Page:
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What Do the Results from Recent Seeding Rate Studies Suggest for New Spring Wheat Varieties? (05/05/16)

Last season we concluded a rather large multi-year, multi-location experiment to determine the optimum seeding rate for a range of diverse spring wheat varieties.

What Do the Results from Recent Seeding Rate Studies Suggest for New Spring Wheat Varieties?

Last season we concluded a rather large multi-year, multi-location experiment to determine the optimum seeding rate for a range of diverse spring wheat varieties. Because of the large number of new spring wheat varieties made available to growers in recent years, we often get questions about how heavy a new variety should be seeded. In most cases we simply do not have data to support a variety-specific recommendation. Furthermore, generating this information can be expensive and since the environment can play a critical role in the outcome of this type of research, testing must be done in multiple environments and seasons to ensure that the results will be relevant to the varied environments in which the new variety is to be grown. In the study we just concluded, we tried to elucidate principles that could be used to guide the decision as to how much to seed of a new varieties using its known genetic and agronomic characteristics and information about the environment in which it will be grown.

The following are a few of the findings and principles that we have learned:

  1. Averaged across all environments and varieties, the highest yield was obtained at the 1.40 million seeds per acre seeding rate. The optimum derived seeding rate based on the regression equations developed from this research was 1.47 million seeds per acre.
  2. Varieties differed in their response to seeding rate. The optimum seeding rate to varied from 600,000 seeds per acre for Sabin to 2.0 million seeds for Kuntz. This substantial difference strongly suggests the importance of a variety-specific seeding rate recommendation. Fortunately, variety characteristics were found to provide guidance as to what that optimum might be in the absence of empirical data.
  3. Lodging increased as seeding rate increased. This is a well-established relationship. Nevertheless, this result gives emphasis to the importance of being conservative on seeding rates when growing a variety with a known propensity to lodging. The optimum seeding rate for Briggs, a variety with weak straw, was 1.02 million seeds per acre, while the optimum seeding rate for Rollag, one of the most lodging resistant varieties in the study, was 1.84 million seeds per acre.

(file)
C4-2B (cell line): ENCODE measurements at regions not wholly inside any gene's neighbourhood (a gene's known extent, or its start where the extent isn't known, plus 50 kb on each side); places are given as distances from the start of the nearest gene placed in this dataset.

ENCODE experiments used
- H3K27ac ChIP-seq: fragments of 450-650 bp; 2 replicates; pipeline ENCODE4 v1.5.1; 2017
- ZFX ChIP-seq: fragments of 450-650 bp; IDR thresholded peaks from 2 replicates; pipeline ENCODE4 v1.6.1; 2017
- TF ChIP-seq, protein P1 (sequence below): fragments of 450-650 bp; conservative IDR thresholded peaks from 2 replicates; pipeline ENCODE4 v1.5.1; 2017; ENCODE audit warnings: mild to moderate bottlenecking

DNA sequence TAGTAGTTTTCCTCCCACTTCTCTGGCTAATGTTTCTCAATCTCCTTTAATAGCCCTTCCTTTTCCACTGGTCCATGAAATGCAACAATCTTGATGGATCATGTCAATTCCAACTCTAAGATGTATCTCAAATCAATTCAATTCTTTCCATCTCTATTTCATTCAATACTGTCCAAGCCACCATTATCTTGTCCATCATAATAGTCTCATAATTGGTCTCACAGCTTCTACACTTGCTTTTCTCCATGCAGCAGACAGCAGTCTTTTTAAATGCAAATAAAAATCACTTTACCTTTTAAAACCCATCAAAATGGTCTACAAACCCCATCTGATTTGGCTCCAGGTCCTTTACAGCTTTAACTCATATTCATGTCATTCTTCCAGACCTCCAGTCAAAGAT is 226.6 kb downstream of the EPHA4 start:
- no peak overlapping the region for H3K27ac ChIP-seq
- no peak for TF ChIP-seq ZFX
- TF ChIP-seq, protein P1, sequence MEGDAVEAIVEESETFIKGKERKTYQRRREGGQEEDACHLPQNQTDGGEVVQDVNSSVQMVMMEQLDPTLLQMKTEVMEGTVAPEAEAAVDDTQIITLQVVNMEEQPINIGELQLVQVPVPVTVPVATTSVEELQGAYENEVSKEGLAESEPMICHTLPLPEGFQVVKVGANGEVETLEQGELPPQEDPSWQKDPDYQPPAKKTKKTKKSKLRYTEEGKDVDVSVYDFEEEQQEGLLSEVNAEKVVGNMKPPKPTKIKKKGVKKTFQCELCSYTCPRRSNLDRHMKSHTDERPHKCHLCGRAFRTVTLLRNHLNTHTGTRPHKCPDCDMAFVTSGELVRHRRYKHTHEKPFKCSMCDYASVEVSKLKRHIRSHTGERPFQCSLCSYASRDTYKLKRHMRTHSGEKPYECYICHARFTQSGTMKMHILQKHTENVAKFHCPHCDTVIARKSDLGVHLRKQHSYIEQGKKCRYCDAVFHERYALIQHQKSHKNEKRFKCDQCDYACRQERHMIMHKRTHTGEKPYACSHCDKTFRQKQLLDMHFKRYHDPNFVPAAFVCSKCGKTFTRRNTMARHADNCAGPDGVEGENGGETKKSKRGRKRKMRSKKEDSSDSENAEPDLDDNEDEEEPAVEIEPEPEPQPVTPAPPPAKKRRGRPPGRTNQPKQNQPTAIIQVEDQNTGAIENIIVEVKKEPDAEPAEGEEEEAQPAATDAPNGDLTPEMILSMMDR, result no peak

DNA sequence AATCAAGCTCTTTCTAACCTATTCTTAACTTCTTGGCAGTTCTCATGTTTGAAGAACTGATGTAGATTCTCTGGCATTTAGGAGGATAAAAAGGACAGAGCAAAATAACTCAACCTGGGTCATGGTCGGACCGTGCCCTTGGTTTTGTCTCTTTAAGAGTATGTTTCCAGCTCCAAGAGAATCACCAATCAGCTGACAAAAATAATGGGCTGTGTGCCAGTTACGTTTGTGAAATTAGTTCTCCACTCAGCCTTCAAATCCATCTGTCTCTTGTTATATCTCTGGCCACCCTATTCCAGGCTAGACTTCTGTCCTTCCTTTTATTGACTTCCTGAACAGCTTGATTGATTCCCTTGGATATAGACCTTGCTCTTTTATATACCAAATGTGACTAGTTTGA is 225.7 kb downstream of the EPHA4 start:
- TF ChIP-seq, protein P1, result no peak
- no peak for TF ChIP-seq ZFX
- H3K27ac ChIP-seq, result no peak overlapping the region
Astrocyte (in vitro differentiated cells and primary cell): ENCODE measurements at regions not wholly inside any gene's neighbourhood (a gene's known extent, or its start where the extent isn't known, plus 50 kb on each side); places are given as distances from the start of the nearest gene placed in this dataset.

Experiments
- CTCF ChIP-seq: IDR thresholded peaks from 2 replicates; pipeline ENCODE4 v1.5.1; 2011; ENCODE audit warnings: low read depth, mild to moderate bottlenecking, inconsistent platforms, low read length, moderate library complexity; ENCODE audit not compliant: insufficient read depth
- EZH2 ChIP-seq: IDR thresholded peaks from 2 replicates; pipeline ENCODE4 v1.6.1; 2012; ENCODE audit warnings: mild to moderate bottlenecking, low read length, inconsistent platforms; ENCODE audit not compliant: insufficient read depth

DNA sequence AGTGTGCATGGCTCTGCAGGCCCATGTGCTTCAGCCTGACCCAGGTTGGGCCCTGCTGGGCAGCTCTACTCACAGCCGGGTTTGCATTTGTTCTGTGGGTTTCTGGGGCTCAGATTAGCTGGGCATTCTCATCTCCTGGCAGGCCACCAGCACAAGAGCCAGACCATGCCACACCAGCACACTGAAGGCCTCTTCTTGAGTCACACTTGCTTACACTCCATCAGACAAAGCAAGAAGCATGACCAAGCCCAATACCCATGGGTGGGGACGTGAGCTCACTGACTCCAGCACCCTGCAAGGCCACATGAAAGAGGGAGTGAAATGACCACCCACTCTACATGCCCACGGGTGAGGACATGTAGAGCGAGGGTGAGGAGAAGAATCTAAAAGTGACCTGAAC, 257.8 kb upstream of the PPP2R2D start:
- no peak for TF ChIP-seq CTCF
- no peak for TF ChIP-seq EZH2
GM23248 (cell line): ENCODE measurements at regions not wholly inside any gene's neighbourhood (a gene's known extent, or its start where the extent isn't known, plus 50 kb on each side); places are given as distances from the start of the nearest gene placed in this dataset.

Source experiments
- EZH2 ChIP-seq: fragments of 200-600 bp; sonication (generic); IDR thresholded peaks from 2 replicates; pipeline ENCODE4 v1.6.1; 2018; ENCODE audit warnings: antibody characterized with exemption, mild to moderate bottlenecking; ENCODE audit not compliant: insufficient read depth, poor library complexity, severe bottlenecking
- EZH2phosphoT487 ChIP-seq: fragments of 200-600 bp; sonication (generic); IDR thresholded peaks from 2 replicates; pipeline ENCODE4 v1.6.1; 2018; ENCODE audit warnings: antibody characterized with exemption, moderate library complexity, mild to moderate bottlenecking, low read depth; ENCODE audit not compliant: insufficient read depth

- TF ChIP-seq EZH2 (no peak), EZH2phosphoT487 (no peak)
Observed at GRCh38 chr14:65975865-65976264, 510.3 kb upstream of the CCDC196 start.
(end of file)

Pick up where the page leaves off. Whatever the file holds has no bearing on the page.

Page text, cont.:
4. A variety that tillers well, requires a lower seeding rate than one that does not. As an example, Albany which tillers profusely at low seeding rates had an optimum seeding rate across all environments of 1.06 million seeds per acre, while Kuntz, the variety that produced the lowest number of tillers at a given seeding rate in our study, had an optimum of 2.03 million seeds per acre.
  5. Environment plays a significant role in the determination of the optimum seeding rate. The optimum seeding rate for the bottom seven yielding environments in our study was 1.66 million seeds per acre, while in the top seven yielding environments, the optimum seeding rate was 1.33 million seeds per acre. These findings suggest that in higher yielding environments (i.e. >65 bu per acre), seeding rates need not be increased to achieve higher yields, but in fact, they should probably be reduced slightly. Conversely, for lower yielding environments, there may be an economical advantage to increasing the seeding rate over the general recommendation of 1.4 million seeds per acre. Furthermore, this supports the recommendation of using a slightly higher seeding rate when planting is delayed beyond the optimum window.

The optimum seeding rates discussed above are for yield and not economic returns. We have not yet incorporate the price of seed and the value of the grain produced into our analysis. Nevertheless, we can safely state that in higher yielding environments and when planting a variety that tillers well with reasonable straw strength, seeding rates greater than about 1.4 million seeds per acre will not return extra value to your operation. Seeding shorter statured varieties like Rollag and Linkert, on the other hand, at seeding rates higher than 1.4 million seeds per acre, will probably result in a positive economic return, especially for environments that are low to moderate for yield.

 

Grant Mehring

Research Specialist

 &

Jochum Wiersma

Extension Agronomist,

U of MN

&

Joel Ransom

Extension Agronomist for Cereal Crops

 

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